Of course, parent involvement, by itself, won't make a school good. The secret to success of any school is strong leadership: a good principal with a vision and the ability to carry it out. A strong administration can turn a school around in just a few years — and without good leadership, change is next to impossible.
That's why parents are so optimistic about the future of P.S. 8, a tiny school in the upscale neighborhood of Brooklyn Heights that until recently was shunned by middle class parents. A dynamic new principal, Seth Phillips, and a capable deputy, Olivia Ellis, have been leading the school for a year, and the changes, parents say, are palpable. The first signs occurred in the physical plant: The hallway door to the principal's office had long been painted shut. Phillips opened the door, and invited parents and children to stop by without an appointment. Old textbooks were tossed out, replaced by new classroom libraries with pretty picture books, science discovery books, novels, and engaging history books. Pillows, cozy rugs and small tables replaced old desks lines up in rows.
Next, the new team worked to inspire and motivate the staff — encouraging them to visit successful schools to pick up new ideas, signing them up for workshops on the latest techniques on teaching writing, and asking them to draw up "wish lists" of equipment and supplies they most needed. The administration set up a "teacher room" with a coffee pot and baskets of bagels — as well as books to help the staff hone their skills.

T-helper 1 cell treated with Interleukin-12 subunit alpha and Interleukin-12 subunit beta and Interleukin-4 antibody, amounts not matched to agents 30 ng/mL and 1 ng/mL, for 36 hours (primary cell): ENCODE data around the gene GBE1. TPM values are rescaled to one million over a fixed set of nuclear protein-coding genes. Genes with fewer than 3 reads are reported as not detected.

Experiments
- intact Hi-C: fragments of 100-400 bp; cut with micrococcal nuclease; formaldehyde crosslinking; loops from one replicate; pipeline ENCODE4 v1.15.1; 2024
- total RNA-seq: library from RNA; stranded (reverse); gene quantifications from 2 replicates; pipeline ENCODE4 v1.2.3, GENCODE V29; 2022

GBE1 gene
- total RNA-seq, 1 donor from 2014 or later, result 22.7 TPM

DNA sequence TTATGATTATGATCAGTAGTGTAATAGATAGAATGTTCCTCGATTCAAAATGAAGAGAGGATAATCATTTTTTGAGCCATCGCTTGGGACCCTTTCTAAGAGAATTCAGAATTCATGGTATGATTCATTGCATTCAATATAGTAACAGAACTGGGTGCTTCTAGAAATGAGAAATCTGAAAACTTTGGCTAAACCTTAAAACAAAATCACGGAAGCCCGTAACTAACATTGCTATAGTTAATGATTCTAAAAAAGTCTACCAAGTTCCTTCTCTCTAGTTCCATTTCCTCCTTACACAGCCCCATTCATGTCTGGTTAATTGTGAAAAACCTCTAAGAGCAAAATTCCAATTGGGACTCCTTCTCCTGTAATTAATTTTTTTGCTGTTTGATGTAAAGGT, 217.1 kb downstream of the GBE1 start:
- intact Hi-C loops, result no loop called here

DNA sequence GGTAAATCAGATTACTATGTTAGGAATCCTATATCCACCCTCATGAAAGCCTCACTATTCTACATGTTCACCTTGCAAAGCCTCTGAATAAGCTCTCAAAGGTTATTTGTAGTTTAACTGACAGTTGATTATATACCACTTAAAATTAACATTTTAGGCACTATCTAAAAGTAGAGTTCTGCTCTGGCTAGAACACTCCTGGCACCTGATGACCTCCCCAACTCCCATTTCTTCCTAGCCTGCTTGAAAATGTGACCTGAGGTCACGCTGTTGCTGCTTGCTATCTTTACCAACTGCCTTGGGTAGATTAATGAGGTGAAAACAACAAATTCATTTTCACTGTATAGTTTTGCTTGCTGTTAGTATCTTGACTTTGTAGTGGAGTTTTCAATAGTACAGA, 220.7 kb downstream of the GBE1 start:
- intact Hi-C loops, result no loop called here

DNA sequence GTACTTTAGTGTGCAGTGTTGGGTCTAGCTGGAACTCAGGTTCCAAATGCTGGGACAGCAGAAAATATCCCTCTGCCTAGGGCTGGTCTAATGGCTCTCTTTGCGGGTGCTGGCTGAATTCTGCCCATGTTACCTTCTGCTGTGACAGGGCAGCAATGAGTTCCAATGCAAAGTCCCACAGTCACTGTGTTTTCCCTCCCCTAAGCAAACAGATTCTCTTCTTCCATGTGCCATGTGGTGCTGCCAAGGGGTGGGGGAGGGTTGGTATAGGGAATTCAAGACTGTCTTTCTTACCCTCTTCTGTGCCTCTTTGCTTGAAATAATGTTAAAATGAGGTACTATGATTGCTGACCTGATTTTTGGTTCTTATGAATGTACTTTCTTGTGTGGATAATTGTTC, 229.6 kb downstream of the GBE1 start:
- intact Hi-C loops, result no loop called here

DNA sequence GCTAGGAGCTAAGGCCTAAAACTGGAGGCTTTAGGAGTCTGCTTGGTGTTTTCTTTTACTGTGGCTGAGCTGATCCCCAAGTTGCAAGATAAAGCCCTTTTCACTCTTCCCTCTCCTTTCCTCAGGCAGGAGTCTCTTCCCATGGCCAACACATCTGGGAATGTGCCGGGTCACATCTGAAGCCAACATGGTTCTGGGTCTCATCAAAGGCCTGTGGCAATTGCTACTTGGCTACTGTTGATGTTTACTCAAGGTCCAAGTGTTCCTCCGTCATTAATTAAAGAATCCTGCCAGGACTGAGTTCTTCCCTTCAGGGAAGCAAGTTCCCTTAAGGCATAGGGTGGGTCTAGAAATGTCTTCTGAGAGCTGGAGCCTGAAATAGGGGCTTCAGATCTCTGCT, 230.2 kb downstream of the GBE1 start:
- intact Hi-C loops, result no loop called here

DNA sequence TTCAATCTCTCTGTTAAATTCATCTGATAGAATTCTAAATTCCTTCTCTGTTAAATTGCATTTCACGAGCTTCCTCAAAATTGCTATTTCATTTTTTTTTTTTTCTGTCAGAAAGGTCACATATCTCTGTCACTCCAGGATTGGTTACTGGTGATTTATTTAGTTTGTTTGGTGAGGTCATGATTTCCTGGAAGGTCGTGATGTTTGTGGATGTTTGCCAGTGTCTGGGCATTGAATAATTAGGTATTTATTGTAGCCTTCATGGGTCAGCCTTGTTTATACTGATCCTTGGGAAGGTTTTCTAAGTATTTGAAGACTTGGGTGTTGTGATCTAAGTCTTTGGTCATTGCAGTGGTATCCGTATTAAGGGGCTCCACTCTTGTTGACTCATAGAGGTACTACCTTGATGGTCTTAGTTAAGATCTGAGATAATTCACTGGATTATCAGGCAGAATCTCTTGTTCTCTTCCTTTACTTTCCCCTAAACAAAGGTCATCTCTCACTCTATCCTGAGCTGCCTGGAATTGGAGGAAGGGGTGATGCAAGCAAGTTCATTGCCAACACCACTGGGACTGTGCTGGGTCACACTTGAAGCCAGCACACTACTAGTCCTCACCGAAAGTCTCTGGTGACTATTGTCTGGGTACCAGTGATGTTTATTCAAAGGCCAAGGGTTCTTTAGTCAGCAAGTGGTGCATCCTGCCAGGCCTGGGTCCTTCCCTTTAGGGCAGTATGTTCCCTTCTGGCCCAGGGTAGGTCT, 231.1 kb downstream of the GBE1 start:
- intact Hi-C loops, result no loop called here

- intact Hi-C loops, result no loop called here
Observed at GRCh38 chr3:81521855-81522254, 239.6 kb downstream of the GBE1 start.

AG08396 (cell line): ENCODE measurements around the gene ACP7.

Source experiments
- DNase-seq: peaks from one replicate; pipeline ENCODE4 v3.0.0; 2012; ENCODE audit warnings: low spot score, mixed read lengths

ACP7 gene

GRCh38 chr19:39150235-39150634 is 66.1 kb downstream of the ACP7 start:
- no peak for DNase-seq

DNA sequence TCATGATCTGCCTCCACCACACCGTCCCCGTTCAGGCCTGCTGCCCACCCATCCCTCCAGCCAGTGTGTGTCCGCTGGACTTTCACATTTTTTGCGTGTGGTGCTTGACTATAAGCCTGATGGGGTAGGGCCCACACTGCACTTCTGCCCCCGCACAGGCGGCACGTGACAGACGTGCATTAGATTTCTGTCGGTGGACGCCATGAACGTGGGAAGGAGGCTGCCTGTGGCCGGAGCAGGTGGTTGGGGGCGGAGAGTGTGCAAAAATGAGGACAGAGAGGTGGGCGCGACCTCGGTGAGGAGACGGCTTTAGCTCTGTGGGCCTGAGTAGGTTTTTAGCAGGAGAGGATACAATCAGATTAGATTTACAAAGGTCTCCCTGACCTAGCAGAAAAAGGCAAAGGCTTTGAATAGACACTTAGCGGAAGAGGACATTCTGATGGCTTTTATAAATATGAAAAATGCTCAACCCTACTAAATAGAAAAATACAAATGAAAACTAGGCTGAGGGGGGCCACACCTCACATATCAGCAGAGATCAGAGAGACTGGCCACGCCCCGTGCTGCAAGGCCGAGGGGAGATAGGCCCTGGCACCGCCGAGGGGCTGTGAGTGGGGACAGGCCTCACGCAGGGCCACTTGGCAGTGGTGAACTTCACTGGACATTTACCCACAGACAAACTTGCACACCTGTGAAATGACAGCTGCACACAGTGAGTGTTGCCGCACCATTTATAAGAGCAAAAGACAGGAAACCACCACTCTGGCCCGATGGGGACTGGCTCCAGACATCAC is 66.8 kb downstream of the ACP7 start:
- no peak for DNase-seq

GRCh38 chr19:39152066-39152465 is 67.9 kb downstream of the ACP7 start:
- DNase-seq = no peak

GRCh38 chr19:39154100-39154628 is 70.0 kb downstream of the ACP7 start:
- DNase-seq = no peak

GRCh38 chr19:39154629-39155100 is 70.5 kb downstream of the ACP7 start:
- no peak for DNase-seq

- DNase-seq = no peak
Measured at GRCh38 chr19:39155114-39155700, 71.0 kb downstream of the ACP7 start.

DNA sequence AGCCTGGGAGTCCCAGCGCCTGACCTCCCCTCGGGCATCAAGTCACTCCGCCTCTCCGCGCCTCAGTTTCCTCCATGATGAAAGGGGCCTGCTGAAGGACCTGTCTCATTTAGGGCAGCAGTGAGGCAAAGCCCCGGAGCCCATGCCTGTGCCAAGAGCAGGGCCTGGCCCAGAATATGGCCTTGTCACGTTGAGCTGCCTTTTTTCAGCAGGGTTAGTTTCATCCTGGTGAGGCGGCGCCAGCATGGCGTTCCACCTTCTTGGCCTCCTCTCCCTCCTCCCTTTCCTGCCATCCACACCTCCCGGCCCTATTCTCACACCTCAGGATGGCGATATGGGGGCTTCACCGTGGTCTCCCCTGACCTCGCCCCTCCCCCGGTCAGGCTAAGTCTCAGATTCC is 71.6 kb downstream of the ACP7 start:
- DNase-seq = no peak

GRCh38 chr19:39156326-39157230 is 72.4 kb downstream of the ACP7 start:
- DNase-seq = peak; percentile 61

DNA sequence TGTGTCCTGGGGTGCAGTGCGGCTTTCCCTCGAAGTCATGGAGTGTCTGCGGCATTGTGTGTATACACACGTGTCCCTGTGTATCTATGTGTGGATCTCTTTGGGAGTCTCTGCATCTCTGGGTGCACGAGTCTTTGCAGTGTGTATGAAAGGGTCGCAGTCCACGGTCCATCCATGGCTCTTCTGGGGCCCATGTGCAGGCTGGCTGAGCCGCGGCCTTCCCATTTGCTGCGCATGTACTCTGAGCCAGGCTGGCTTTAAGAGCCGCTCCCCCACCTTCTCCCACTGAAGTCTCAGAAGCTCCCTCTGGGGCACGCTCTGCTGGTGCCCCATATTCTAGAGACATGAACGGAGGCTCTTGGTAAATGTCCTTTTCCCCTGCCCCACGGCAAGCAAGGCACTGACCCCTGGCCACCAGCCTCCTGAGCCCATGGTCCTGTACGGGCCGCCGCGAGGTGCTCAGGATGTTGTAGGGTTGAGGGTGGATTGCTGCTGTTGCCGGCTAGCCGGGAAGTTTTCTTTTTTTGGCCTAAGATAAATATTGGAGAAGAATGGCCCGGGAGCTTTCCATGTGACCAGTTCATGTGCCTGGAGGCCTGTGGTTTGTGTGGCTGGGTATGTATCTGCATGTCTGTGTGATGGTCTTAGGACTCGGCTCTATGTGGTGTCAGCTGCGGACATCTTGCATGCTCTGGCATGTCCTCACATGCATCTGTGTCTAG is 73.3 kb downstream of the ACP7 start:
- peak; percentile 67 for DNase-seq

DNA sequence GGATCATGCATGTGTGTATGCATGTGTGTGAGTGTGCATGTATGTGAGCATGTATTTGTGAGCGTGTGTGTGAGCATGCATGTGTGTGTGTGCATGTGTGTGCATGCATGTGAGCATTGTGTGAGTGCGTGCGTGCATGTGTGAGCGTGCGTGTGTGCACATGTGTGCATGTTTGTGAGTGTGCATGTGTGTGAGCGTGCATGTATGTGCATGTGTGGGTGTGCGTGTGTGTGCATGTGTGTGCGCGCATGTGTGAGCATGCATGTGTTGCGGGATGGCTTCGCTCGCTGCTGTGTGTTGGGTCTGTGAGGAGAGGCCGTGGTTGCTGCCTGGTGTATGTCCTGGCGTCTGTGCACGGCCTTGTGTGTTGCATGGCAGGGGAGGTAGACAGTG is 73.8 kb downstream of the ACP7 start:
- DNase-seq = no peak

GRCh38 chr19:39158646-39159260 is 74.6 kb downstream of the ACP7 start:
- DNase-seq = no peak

Parents were welcomed into classrooms, and parent volunteers were recruited to staff the library. P.S. 8 still has a long way to go, but neighborhood parents are beginning to come back. Phillips opened a new pre-kindergarten class last year and a new kindergarten class this year to accommodate the increasing enrollment — and the school now has a waiting list.
"Everyone's giddy, exhausted, overwhelmed and energized, all at the same time," says parent Suzanne Tokarsky. "This school is definitely going to change people's minds about the viability of public school."
Clara Hemphill is the director of Insideschools.org, a project of Advocates for Children, and the author, most recently, of ‘New York City's Best Public Middle Schools’ (Teachers College Press). The second edition of her book, ‘New York City's Best Public Middle School: A Parents' Guide’, has also just been released. Her books are available thru Teachers College Press, (800) 575-6566.
Up-and-coming schools There are blue-chip neighborhood schools that real estate agents tout when they sell apartments, such as P.S. 6 and Manhattan New School on the Upper East Side, P.S. 234 in Tribeca, and P.S. 321 in Park Slope, Brooklyn. P.S. 183, P.S. 59 and P.S. 40, all on the East Side, have long been strong and are getting stronger. But there are also great schools that haven't been discovered — the value stocks of public education. P.S. 126 on the Lower East Side and P.S. 51 in Hell's Kitchen have made great strides in recent years. P.S. 198 on the Upper East Side has an unusual partnership with Mt. Sinai School of Medicine. P.S. 8 in Brooklyn Heights, once on the state's list of failing schools, has strong new leadership and is poised for a turnaround.
For those who can't afford sky-high rents in those neighborhoods, consider the Talented and Gifted School in East Harlem. Long a favorite among the African-American elite, TAG is a traditional school that draws children from all five boroughs and is actively recruiting children of all races. Or look at Hamilton Heights Academy in Washington Heights, a progressive, racially mixed school where parents are welcome in the classrooms. P.S. 163 is one of several schools on the Upper West Side with gifted programs that accept children from outside the immediate neighborhood.